A DREADED flood alert was issued for Morpeth, but residents have questioned the need for the alarm.
The Environment Agency issued the alert at 8.40pm on Sunday, warning that flooding was possible and residents should be prepared.
However, river levels remained low and the alert was lifted the following morning.
Mitford Road resident Doug Graham said: “When we got the telephone warning and looked outside the river was rock bottom. Most people would probably just forget about it, but some people took it to heart and older people were trying to move their belongings because they thought there was going to be a flood. The warning frightens the life out of you, yet the river was fine.”
The Morpeth Flood Action Group was also concerned.
Chairman Alan Bell said: “Members were confused as to why the alert was issued. They looked at weather charts and river levels and didn’t see what the great problem might be.
“We have been told since that heavy rain was forecast over Northumberland, but there was very little rain in Morpeth and it was nowhere near as heavy as to cause problems.
“We are very concerned about the distress it causes many people when they get a warning. It might be a matter of education to help people understand what the various levels mean, but we feel that some people are being distressed unnecessarily because they are getting a warning that they don’t really need.
“We are going to ask whether it is possible to split the upper and lower Wansbeck areas because we appreciate that farmers upstream will need to move their animals, but particularly when the storage dam is in place at Mitford it might not be appropriate for Morpeth town to get the warning.”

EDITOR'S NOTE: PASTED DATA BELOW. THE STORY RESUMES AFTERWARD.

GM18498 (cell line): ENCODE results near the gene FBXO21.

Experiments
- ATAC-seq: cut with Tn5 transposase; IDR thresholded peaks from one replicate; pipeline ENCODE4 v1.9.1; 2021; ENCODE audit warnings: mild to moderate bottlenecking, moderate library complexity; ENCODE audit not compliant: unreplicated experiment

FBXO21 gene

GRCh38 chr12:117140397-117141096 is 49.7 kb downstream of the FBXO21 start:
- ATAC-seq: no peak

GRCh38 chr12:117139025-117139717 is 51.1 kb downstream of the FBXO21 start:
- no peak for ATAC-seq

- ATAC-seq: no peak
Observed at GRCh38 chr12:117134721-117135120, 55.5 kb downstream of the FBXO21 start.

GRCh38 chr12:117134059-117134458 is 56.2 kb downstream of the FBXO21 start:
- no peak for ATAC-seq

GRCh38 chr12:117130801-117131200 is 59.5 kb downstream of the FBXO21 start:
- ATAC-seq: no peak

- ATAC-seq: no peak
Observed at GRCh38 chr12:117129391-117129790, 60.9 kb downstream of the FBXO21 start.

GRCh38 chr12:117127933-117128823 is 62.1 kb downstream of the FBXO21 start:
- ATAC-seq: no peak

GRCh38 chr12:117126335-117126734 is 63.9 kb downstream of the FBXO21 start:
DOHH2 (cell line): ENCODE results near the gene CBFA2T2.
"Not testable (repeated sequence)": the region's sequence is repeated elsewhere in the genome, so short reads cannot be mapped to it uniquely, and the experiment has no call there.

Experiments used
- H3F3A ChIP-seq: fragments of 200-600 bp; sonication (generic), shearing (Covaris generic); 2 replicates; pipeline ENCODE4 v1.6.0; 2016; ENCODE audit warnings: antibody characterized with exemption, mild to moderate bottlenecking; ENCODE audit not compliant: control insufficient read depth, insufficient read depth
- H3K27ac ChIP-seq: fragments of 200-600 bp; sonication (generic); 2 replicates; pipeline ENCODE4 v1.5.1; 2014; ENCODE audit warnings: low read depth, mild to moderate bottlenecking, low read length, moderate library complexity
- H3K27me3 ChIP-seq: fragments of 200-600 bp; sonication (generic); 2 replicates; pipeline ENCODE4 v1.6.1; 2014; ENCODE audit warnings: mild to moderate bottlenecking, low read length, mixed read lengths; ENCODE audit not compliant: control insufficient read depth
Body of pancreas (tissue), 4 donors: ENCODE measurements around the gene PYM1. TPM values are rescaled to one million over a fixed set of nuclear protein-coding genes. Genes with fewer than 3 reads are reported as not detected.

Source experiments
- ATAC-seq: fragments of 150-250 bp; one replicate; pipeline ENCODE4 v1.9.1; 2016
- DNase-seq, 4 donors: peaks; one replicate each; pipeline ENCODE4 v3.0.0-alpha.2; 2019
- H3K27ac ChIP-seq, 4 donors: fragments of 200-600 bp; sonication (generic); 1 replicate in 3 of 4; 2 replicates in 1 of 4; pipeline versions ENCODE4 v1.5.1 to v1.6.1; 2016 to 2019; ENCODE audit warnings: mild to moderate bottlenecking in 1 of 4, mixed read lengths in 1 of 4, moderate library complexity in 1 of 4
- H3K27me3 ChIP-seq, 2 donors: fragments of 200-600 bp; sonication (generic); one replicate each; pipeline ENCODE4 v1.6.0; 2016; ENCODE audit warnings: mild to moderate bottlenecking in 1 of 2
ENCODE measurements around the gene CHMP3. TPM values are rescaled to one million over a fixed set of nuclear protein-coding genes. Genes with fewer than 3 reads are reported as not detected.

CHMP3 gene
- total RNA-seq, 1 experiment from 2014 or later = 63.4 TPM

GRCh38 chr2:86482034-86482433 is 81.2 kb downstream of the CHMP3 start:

An Environment Agency spokesman said the alert was based on weather forecasts.
“This was the lowest level of alert, which means that flooding is possible, but not necessarily expected,” he said.
“On Sunday the forecast we were getting was changing. It went quite quickly from being no risk to looking like a lot of heavy rain. We do want to issue warnings before 9pm so when we got the information from the Met Office we sent out the alert.
“The rain wasn’t as heavy as the forecast suggested, but we did the right thing in sending out the alert because if the rain had come people would have seen the river levels a lot higher.”
Work is continuing on the flood alleviation scheme for Morpeth and workers now expect to re-open the Skinnery Bridge before Christmas.
The bridge, which gives access from Dogger Bank to High Stanners, was closed to allow the building of a new wall.
Project Manager Anthony Myatt said: “We have now completed our flood defence work in the immediate area and the public can once again enjoy easy access across the river, avoiding the longer, alternative route.”